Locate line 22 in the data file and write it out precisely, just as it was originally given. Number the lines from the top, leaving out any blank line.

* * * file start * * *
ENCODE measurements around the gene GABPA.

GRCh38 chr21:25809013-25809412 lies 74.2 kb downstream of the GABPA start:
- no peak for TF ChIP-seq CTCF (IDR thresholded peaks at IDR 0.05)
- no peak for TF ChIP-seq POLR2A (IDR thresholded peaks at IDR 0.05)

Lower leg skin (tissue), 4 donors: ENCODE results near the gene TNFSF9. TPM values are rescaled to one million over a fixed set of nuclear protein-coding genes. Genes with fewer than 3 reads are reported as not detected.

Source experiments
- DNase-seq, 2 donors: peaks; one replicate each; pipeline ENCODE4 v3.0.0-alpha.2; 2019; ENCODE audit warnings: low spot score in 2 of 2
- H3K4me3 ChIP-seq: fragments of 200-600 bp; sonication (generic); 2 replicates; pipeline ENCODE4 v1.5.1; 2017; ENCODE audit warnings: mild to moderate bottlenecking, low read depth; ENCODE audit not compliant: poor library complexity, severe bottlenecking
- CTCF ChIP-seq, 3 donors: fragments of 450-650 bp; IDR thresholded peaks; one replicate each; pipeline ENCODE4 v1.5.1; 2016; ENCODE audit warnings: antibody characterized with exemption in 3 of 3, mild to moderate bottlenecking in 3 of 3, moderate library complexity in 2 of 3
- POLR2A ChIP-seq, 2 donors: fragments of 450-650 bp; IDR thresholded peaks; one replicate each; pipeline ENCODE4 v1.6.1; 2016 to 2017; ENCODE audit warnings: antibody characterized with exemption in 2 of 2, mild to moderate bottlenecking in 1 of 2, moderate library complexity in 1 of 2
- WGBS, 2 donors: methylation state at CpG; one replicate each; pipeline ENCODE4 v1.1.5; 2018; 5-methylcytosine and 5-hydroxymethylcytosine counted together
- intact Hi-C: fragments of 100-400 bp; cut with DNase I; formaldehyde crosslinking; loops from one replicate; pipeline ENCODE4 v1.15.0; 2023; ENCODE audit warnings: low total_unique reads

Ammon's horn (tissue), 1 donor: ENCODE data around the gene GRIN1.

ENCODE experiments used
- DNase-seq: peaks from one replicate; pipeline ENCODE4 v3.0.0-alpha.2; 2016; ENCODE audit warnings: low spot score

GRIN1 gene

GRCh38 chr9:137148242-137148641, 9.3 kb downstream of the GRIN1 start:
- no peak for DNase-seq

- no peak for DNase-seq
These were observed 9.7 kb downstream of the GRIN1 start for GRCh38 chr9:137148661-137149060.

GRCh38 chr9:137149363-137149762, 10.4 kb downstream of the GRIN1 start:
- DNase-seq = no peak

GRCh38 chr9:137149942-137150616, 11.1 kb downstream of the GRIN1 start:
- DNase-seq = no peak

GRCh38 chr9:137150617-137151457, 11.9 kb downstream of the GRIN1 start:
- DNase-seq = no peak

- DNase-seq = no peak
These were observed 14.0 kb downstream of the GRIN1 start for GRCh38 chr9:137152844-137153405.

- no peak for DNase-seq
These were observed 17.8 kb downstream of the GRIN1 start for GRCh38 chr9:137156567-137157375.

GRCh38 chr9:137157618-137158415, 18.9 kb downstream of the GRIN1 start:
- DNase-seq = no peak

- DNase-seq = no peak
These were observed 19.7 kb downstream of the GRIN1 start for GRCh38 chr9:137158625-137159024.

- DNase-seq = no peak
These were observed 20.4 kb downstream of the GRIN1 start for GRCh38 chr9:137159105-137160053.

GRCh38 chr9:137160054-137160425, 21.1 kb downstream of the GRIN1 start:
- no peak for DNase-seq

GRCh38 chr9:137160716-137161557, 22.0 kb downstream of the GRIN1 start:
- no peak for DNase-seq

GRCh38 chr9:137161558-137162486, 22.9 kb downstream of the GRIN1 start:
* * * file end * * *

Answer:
- DNase-seq = no peak